Unfortunately, many businesses remain vulnerable to disaster, with 3 out of 4 at risk of failing to “make the grade for Disaster Recovery Preparedness.” The cost is lost business, damaged reputations, and lost resources diverted to disaster recovery. Take a look at three real-life disasters, illustrating the devastating costs that could have been prevented with a Disaster Recovery as a Service (DRaaS) provider.

1. Delta Backup Failure Takes a Toll on Air Line’s Reputation and Bottom Line

Major American airline, Delta, faced a nightmare when a critical control module at their Technology Command Center malfunctioned. The surge to the transformer and loss of power forced them to halt flights on August 8, 2016. Though power was restored quickly, “critical systems and network equipment didn’t switch over to backups.” Thousands of passengers were left stranded and “#Delta” trended on Twitter because disgruntled customers spread negative publicity. A DRaaS solution would have significantly reduced the downtime, financial loss, and damage to Delta’s reputation as a reliable airline.

2. Company’s Lack of Backup Means Devastating Data Loss

In another instance, a company’s junior software developer “instantly overwrote the company’s production servers with an incorrect command during his onboarding.” When he shared his story on Reddit after being fired, users pointed out that the company was at fault for failing to back up their databases or having security measures in place to prevent something like this from being a possibility. In an instant, this company experienced a devastating data loss that could have been quickly and easily recovered with a DRaaS provider.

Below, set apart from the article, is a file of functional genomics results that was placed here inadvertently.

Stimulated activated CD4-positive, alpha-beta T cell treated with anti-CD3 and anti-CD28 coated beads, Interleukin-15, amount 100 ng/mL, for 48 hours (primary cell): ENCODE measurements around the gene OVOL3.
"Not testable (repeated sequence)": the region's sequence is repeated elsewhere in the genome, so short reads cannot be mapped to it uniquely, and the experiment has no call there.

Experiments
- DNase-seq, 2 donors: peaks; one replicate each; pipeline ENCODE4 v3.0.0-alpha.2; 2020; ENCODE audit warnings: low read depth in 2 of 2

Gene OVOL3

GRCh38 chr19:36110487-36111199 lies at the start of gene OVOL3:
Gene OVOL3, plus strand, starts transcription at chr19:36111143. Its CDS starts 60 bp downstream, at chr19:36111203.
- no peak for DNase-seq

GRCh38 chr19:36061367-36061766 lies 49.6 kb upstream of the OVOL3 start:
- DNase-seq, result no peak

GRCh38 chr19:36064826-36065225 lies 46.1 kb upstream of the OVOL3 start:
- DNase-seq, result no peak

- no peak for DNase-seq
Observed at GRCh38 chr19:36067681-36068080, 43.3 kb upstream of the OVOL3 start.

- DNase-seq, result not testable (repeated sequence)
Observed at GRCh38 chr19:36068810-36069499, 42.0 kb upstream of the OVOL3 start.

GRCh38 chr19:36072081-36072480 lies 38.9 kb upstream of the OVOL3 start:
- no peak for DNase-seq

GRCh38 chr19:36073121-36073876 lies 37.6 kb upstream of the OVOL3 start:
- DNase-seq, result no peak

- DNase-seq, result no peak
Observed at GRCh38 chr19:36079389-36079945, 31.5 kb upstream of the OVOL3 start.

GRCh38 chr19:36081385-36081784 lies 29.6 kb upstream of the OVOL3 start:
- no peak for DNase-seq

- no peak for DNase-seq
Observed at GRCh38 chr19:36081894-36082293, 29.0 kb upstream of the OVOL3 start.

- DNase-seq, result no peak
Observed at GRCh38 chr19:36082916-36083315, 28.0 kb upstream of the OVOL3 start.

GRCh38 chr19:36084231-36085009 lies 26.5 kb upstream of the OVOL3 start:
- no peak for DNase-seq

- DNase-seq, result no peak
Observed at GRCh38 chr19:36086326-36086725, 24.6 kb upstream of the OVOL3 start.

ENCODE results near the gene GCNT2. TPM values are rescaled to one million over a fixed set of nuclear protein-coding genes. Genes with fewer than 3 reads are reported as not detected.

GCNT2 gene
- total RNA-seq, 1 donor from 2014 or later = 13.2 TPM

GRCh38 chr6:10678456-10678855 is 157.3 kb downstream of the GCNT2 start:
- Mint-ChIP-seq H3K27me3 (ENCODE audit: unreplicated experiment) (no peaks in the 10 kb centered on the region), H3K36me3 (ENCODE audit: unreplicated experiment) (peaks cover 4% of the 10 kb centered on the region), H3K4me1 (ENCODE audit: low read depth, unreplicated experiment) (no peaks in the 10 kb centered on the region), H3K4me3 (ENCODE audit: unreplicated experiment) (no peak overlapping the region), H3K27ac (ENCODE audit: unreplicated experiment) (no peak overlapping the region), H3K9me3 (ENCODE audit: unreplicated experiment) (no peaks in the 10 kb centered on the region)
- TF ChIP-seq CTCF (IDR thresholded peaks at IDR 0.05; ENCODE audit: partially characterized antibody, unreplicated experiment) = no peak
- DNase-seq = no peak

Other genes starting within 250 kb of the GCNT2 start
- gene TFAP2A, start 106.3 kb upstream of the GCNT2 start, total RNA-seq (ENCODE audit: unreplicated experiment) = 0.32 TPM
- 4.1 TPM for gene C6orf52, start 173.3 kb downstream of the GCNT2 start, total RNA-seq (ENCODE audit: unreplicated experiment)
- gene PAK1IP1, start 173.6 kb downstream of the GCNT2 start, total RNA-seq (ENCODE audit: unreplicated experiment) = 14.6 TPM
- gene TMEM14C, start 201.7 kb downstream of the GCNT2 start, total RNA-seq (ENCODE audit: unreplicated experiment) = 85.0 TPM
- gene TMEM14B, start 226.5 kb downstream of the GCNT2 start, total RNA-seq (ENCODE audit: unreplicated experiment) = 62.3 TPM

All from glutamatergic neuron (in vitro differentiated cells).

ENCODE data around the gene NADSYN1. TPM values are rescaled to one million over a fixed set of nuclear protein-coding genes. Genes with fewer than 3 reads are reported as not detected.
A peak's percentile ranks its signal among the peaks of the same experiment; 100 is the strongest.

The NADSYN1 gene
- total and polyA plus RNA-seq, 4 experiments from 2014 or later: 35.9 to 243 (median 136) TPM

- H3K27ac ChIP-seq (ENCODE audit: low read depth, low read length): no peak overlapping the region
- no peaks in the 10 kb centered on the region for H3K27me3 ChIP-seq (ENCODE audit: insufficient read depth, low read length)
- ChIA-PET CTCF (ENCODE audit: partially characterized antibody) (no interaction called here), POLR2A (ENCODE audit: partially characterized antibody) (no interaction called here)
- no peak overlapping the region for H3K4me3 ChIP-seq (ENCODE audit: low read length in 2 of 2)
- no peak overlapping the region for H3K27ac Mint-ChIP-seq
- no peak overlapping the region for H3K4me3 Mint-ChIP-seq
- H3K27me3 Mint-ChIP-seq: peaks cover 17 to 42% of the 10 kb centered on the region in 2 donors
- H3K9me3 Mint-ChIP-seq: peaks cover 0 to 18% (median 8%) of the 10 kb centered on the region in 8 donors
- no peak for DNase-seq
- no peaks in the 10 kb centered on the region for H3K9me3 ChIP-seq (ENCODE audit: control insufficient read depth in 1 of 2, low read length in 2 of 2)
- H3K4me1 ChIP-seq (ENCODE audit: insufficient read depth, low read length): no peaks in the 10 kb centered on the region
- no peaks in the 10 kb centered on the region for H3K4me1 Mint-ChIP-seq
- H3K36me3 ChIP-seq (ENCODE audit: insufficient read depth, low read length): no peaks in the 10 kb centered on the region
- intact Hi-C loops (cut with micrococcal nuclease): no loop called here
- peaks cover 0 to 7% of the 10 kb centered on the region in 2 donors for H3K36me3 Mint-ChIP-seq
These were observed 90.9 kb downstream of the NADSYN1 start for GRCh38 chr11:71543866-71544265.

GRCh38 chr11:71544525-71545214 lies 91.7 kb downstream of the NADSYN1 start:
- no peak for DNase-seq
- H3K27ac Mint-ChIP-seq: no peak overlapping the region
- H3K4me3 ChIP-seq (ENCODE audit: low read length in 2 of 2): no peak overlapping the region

3. Ransomware Leads to Costly Downtime for Vulnerable Businesses

In May of this year, a ransomware attack known as WannaCry, affected more than 200,000 computers in 150 countries, with victims including hospitals, banks, telecommunications companies and warehouses. WannaCry held computer data hostage until a ransom was paid. Yet, the biggest hit to targets of this attack wasn’t necessarily the ransom, but the downtime caused by the attack. With DRaaS, downtime from WannaCry would have been significantly lower and the ransoms could have been ignored.

How Can Disaster Recovery as a Service (DRaaS) Help?

With DRaaS solutions, it’s affordable, achievable, and fast to recover data losses from a disaster. “DRaaS uses a cloud provider’s computers, networking and storage to act as the target site for replication and recovery of your company’s critical data and applications,” explains Zerto. DRaaS solutions provide data recovery in minutes, where one-fourth of businesses lose most or all of their datacenter for hours, or even days.

Protecting Your Business’ Reputation and Bottom Line With LightBound

Basic backup procedures can help you recover data when disaster strikes, but it is significantly slower than the minutes-long recovery time achievable with DRaaS solutions. With the negative effects of downtime on your brand’s bottom line, every second that it takes to recover counts.

LightBound’s DRaaS solution helps make disaster recovery affordable, achievable, and fast. Contact us today to find out how LightBound can protect your business with DRaaS solutions.

View the full “Total Cost of Downtime For Your Business” LightBound infographic on our website. 

What’s All The Fuss About Fiber Internet And Why Does It Matter?

Meet John Jones.

John could be anyone. Your best friend, your neighbor, a relative, your boss, or a co-worker. Above all, he’s someone you think has it all going on. He’s up on the latest trends and he’s got it all together. He’s a techno-gadget guy, and he is the one person who makes you feel like you need to “keep up with the Joneses.”

If you are a buyer of technology or a gadget-lover, you undoubtedly know someone like John and have experienced the feeling of wanting something, even though you may not even know what it is – or why you want it. You’re not sure what it is, but John has it, so you gotta have it!

Problem is, if you don’t really know what “IT” is, or how to differentiate between the options, “IT” is kinda difficult to shop for, eh? Read more

LightBound Is Now HIPAA Compliant

In today’s digital age, most companies store sensitive information, including sensitive patient information or health records. As such, the data center storing your valuable information must be HIPAA compliant. But what does that mean for you? Here, we’ll review what HIPAA is and why you should make sure your data center is compliant with today’s regulations. Read more